GoDaddy Receives Patent On 'Announcing A Domain Name Registration On A Social Website'

from the no-joke dept

Another day, another crazy patent. DomainNameWire has the story that GoDaddy has successfully received a patent on “Announcing a domain name registration on a social website.” The patent, 8,276,057, was filed back in September of 2009. Take a look at the claims for yourself to understand exactly what’s being claimed, but reading through them, I’m at a complete loss as to how this is considered worthy of a patent. It has been common practice that after you do something online that options be presented to allow that action to be posted to a social networking site. It’s done so often that I actually find it kind of annoying these days. But basically any programmer could implement variations on that, and nothing in what GoDaddy describes appears to be anything unique or special or out of the ordinary. Thankfully, with StackExchange’s new prior art crowdsourcing effort, folks are already finding prior art. Unfortunately, that effort is supposed to be for patent applications… and this patent has already been approved for reasons that defy any logic.

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Companies: godaddy

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Comments on “GoDaddy Receives Patent On 'Announcing A Domain Name Registration On A Social Website'”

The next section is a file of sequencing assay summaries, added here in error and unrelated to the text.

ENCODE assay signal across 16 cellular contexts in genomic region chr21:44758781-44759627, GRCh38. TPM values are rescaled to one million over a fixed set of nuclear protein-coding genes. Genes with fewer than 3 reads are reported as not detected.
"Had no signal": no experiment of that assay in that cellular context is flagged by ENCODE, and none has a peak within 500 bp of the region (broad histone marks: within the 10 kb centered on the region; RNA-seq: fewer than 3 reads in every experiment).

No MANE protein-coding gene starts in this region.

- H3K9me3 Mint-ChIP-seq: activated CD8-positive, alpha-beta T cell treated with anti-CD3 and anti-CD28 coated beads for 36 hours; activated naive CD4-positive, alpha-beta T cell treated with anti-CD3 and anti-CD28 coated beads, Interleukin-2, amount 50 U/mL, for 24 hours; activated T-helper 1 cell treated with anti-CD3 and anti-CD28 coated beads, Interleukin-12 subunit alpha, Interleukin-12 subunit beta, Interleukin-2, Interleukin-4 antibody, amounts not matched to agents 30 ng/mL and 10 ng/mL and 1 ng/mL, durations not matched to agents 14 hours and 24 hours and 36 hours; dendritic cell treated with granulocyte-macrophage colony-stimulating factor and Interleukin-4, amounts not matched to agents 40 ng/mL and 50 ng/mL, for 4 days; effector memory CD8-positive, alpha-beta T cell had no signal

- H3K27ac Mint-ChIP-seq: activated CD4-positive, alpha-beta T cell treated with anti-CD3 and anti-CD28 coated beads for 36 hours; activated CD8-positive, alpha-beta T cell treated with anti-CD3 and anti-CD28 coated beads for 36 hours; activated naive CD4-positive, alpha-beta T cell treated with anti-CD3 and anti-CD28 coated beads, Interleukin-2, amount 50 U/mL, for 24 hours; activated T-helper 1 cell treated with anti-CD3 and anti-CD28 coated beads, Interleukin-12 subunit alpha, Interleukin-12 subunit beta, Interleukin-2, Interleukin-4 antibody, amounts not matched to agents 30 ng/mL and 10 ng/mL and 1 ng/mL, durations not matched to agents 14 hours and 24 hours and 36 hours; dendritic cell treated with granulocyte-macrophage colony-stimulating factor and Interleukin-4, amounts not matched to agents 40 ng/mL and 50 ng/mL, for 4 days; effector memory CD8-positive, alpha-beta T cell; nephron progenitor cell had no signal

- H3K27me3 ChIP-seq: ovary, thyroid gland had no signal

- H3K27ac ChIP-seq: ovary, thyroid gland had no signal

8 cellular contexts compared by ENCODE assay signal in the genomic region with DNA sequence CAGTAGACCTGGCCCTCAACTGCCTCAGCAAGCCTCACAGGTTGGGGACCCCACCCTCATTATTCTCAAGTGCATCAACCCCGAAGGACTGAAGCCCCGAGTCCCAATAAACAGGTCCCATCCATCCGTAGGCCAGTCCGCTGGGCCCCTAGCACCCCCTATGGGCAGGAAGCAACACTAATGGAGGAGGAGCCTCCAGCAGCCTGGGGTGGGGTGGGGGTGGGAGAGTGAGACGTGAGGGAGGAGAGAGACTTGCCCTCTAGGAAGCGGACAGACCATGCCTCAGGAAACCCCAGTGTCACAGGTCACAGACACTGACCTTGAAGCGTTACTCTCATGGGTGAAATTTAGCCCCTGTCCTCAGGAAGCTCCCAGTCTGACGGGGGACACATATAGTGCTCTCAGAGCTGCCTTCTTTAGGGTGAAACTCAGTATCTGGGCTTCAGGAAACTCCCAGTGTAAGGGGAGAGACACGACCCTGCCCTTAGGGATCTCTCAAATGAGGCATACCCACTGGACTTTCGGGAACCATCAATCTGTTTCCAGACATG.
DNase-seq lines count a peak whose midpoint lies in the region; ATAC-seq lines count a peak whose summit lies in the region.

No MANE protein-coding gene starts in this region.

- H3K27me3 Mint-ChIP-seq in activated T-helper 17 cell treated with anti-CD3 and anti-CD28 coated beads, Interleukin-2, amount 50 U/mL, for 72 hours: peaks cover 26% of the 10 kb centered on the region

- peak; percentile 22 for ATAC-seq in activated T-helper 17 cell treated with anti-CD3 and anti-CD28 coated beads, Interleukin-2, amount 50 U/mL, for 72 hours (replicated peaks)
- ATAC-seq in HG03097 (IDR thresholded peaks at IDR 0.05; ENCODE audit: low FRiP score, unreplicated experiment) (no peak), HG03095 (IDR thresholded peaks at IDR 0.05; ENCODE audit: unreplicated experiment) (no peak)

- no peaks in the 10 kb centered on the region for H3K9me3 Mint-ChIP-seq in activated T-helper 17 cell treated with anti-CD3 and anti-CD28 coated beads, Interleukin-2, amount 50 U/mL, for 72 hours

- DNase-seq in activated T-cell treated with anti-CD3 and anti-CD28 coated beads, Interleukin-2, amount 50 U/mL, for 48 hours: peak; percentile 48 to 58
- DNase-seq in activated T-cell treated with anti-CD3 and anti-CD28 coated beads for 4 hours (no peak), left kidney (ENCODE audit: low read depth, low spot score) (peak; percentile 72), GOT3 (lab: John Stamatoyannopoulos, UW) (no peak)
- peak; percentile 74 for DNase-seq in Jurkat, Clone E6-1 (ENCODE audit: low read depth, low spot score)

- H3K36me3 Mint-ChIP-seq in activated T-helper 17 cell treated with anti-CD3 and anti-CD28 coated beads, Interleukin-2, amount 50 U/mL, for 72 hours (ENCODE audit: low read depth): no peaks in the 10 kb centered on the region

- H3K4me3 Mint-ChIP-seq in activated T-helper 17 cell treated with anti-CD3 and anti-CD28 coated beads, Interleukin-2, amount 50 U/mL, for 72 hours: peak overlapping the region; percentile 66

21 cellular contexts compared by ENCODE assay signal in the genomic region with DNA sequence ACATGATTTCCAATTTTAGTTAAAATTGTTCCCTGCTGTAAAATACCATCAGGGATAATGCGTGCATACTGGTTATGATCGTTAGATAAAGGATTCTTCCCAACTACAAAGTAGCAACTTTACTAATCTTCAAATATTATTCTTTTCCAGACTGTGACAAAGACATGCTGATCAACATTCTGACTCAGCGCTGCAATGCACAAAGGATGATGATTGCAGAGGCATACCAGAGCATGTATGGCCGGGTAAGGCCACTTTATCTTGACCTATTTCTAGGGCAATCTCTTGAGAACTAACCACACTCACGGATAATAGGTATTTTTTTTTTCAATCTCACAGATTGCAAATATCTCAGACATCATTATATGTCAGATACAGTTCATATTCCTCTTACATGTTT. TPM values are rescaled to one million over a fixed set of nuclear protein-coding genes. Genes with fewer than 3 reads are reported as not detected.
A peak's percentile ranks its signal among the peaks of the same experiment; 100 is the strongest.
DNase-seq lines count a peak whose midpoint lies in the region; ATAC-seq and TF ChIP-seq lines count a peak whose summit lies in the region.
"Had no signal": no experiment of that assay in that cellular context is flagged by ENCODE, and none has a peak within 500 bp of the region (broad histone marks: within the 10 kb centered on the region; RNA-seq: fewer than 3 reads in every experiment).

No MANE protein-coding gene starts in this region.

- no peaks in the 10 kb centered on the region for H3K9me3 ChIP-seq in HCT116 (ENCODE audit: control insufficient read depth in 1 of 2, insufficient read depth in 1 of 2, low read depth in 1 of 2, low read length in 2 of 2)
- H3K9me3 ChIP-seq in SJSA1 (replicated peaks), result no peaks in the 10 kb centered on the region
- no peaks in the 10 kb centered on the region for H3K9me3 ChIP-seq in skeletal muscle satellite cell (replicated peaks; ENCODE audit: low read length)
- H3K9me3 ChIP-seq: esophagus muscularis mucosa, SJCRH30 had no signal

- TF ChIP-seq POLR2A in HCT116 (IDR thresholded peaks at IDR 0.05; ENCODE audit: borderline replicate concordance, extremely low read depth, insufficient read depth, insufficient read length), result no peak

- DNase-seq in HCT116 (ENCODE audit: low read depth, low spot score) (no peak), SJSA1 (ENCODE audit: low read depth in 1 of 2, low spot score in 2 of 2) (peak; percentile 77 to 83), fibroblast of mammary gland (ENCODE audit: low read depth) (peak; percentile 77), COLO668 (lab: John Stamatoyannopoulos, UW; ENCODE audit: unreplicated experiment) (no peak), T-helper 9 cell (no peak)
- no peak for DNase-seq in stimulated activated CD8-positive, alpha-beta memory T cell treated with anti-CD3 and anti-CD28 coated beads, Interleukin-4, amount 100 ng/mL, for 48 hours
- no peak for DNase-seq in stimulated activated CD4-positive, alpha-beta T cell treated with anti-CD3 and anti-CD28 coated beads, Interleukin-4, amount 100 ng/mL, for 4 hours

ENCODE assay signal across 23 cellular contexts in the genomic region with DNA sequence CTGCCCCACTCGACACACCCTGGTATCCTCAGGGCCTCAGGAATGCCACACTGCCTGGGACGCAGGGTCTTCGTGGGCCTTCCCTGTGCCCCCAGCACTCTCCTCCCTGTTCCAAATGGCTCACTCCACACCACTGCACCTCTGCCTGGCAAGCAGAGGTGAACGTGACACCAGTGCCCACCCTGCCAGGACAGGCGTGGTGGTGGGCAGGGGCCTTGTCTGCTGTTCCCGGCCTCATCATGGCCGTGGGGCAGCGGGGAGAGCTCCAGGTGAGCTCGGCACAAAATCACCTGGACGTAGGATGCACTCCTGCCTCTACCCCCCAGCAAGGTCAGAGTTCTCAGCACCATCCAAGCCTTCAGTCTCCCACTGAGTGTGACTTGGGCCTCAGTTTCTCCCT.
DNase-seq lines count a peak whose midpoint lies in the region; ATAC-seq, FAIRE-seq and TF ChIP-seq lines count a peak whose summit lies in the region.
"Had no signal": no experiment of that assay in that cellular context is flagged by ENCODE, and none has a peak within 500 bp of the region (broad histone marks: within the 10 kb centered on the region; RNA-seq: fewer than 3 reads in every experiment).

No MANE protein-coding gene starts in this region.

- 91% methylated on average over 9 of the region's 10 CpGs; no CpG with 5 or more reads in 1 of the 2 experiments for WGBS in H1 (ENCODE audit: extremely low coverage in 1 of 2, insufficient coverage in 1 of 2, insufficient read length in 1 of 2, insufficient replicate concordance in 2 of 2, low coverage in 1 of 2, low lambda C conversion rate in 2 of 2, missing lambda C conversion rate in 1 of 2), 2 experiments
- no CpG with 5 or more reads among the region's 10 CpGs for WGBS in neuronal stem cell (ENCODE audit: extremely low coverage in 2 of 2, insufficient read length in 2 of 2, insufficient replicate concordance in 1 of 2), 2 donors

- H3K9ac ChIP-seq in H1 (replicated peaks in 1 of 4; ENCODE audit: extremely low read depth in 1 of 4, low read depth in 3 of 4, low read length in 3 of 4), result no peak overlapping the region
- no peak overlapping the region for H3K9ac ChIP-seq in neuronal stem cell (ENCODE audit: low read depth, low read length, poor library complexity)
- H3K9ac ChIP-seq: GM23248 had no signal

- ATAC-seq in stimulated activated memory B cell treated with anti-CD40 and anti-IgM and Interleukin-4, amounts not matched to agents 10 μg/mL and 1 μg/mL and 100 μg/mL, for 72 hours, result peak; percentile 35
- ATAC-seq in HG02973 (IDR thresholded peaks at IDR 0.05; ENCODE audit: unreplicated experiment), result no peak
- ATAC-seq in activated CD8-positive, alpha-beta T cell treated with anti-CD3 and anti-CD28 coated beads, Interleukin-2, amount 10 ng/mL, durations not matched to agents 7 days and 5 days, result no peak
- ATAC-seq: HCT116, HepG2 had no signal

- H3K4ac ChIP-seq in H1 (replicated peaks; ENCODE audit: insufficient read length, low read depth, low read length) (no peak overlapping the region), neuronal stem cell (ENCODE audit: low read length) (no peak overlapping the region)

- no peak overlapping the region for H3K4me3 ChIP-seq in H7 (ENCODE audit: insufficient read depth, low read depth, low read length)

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36 Comments
Not That Chris (profile) says:

Holy Crap

Really? They must hire some “special” folk at the patent office if they granted a patent on “announcing x on social medium y.” I’d have to assume something like wedding announcements in a newspaper would be prior art, but maybe not since they’re not domain name registrations and not “on the internet.” Totally different, I guess.

Good grief.

bob says:

Re: Re:

not if you re-release your site, but if you register a new domain. sadly, I an’t bring myself to read through the whole thing, but I imagine it might have something to do specifically with auto-announcing the new domain as part of the registration process, to make it easier to ‘spread the word’. anyway, that’s the only way it makes sense to me, but it’s still not novel enough for a patent.

Anonymous Coward says:

If you are serious about trying to understand why this patent issued, I suggest you start with its file wrapper, available from the USPTO, and study its prosecution history starting with the application being filed and ending with the issuance of a patent. Until this is done the most that can be said is that the comments here are nothing more than speculation.

Pending Patent says:

There is a process for patent review called “reexamination” where anyone, even one who has no rights in the patent, can challenge the validity of the patent. Perhaps a concerted effort by a concerned community may convince the Patent board to revoke the patent.

For your interest:
See Manual of Patent Examining Procedure (MPEP) 2209 and 2204.

davnel (profile) says:

Follow the money.

First, what does it cost to apply for a patent, and what do the attorneys cost? Second, is there any additional cost for approval and/or publication? Third, how much is spent during the “search” phase (aparently a joke in itself)?
Patents have to be a very lucrative racket, even at the application end. Also, how much of that money goes to the USPTO, ie, how are they funded?

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